Title: Actigaze – what is touch today will be gaze tomorrow
Eye gaze trackers, which can track where you are looking at on a screen, are slowly entering the mainstream. In a few years all electronic devices with a camera will be able to track your gaze. This will change the way we interact with technology, similar to the way touch screens did a few years ago. This talk introduces a new eye gaze technology – Actigaze – which allows you to click with your eyes with a speed and accuracy close to that of the mouse. Imagine you could browse the web while washing the dishes, without even touching your tablet or phone. Actigaze could transform the way we interact with electronic devices.
Christof Lutteroth is a lecturer at the University of Bath, specializing in the field of Human-Computer Interaction. Originally from Germany, Christof did a PhD at the University of Auckland, New Zealand, in 2008. After being a lecturer in Auckland until mid-2016, he moved to Bath where he is working on gaze user interfaces and virtual reality.
Talk title: A world on the brink; how to face disaster
Talk outline: We are living in a world with countless problems which are long overdue a solution; poverty, global conflict and social inequity to name but a few. When the global to-do list is already so long, considering environmental concerns such as global warming, deforestation and resource scarcity can result in a bleak picture of the future. As a scientist working and training in the field of sustainable development, Abigail will discuss some of these challenges, as well as the kind of approaches which may just help us to paint a better future.
Bio: Abigail is a PhD research student at the Centre for Sustainable Chemical Technologies (CSCT), University of Bath. The CSCT is a multidisciplinary research centre, focusing on developing new molecules, materials and processes for sustainability. Abigail’s current research is within a team who are using computational modelling to predict the carbon dioxide capture and utilisation technologies that we should consider investing in, as well as the infrastructure and transport required to see them implemented.
Joseph Hyde will discuss his work on arts/science projects and in particular the award winning danceroom Spectroscopy, an immersive experience that lets you understand the molecular world by becoming part of it.
Joseph Hyde has a long experience as a composer of electronic music, and has also diversified into audiovisual work and collaborations with technologists and scientists. Currently he is building a huge and crazy analogue synthesiser. He runs the Creative Sound and Media Technology course at Bath Spa University.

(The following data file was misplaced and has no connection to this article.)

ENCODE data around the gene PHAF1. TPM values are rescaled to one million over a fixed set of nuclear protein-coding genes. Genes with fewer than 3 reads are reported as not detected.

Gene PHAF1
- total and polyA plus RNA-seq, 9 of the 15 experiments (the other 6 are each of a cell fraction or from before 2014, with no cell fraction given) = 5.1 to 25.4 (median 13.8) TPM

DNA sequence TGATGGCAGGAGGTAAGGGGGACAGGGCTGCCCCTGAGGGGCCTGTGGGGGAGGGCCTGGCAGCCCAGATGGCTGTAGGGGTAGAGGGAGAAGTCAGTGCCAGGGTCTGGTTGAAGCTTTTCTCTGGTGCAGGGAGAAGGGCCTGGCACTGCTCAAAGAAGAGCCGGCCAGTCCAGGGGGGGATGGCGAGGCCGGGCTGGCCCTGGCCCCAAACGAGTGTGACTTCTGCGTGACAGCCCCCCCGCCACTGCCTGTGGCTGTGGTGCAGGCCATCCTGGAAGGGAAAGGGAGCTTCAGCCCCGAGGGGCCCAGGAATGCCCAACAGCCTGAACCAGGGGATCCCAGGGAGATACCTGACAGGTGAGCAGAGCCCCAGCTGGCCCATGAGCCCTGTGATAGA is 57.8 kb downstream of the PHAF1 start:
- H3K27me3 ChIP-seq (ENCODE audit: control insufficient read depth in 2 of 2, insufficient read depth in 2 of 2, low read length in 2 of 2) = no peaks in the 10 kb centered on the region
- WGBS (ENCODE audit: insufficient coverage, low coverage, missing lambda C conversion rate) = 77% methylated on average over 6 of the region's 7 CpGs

Title: The stars behind variable stars
For over 100 years astronomers have been mapping the Universe beyond our own Galaxy using variable stars. These stars are fundamental to our understanding of the structure of nearby galaxies, and to the history of the Universe itself. They change in brightness so quickly – some as rapidly as over the course of a night of observations – that we can use them as astrophysics laboratories to learn about the physical processes happening inside of stars. I will talk about the history of variable star astronomy, starting with the discovery of the first variable stars by British astronomers in the 18th Century, the heroic work by the women known as the `Harvard Computers’ in the early 20th Century, on which most of our knowledge of variable stars today is based, finally discussing the state of the art work being done today. This will include the 3D maps we can make of nearby galaxies, how we can measure the age of the Universe, and how the next generation of giant telescopes will measure variable stars further away than ever before. At each stage of history, variable star research has been pushed forward by a group of inspiring astronomers who have overcome challenges to succeed in their field. I will highlight these people, showing why I am inspired by not just the science, but also the people behind the science.
I’m originally from Derbyshire, and I got my undergraduate degree in Physics from the University of Leeds in 2006. I got my PhD from Liverpool John Moores University in 2010. After that I went to The Observatories of the Carnegie Institution for Science in Pasadena, CA, USA for 7 years, first as a postdoctoral research associate (5 years) then as a senior research analyst (2 years) from 2009 – 2016. I moved to the University of Bath in October 2016 as a Prize fellow. My research is focused on variable stars, in particular using the Spitzer space telescope to study them in the infrared.
Title: Our new Hands: Acoustic Manipulation of Levitated Particles